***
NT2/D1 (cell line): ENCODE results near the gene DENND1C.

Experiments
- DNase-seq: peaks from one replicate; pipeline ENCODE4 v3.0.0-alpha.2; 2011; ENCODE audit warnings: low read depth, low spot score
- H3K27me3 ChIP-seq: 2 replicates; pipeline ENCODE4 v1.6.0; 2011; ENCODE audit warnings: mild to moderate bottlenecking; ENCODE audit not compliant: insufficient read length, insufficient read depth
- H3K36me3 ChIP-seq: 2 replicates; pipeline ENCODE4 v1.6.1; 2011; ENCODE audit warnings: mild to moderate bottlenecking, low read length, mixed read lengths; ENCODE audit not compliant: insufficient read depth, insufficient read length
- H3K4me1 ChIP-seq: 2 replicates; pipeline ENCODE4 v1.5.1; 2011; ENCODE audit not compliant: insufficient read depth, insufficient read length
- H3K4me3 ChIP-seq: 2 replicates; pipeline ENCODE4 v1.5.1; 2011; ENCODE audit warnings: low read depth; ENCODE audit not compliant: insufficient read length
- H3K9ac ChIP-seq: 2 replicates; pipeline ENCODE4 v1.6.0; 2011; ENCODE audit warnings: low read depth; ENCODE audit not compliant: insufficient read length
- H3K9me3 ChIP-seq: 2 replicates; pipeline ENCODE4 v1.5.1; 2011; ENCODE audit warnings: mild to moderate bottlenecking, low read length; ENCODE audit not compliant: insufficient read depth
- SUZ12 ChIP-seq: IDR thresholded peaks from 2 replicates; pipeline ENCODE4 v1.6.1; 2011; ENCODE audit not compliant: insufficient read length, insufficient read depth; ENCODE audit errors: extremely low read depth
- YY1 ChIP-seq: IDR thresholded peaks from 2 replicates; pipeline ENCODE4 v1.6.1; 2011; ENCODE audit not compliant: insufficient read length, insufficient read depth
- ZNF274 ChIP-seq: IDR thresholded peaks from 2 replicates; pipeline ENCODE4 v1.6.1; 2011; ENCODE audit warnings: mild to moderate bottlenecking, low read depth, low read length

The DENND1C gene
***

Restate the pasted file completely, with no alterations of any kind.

NT2/D1 (cell line): ENCODE results near the gene DENND1C.

Experiments
- DNase-seq: peaks from one replicate; pipeline ENCODE4 v3.0.0-alpha.2; 2011; ENCODE audit warnings: low read depth, low spot score
- H3K27me3 ChIP-seq: 2 replicates; pipeline ENCODE4 v1.6.0; 2011; ENCODE audit warnings: mild to moderate bottlenecking; ENCODE audit not compliant: insufficient read length, insufficient read depth
- H3K36me3 ChIP-seq: 2 replicates; pipeline ENCODE4 v1.6.1; 2011; ENCODE audit warnings: mild to moderate bottlenecking, low read length, mixed read lengths; ENCODE audit not compliant: insufficient read depth, insufficient read length
- H3K4me1 ChIP-seq: 2 replicates; pipeline ENCODE4 v1.5.1; 2011; ENCODE audit not compliant: insufficient read depth, insufficient read length
- H3K4me3 ChIP-seq: 2 replicates; pipeline ENCODE4 v1.5.1; 2011; ENCODE audit warnings: low read depth; ENCODE audit not compliant: insufficient read length
- H3K9ac ChIP-seq: 2 replicates; pipeline ENCODE4 v1.6.0; 2011; ENCODE audit warnings: low read depth; ENCODE audit not compliant: insufficient read length
- H3K9me3 ChIP-seq: 2 replicates; pipeline ENCODE4 v1.5.1; 2011; ENCODE audit warnings: mild to moderate bottlenecking, low read length; ENCODE audit not compliant: insufficient read depth
- SUZ12 ChIP-seq: IDR thresholded peaks from 2 replicates; pipeline ENCODE4 v1.6.1; 2011; ENCODE audit not compliant: insufficient read length, insufficient read depth; ENCODE audit errors: extremely low read depth
- YY1 ChIP-seq: IDR thresholded peaks from 2 replicates; pipeline ENCODE4 v1.6.1; 2011; ENCODE audit not compliant: insufficient read length, insufficient read depth
- ZNF274 ChIP-seq: IDR thresholded peaks from 2 replicates; pipeline ENCODE4 v1.6.1; 2011; ENCODE audit warnings: mild to moderate bottlenecking, low read depth, low read length

The DENND1C gene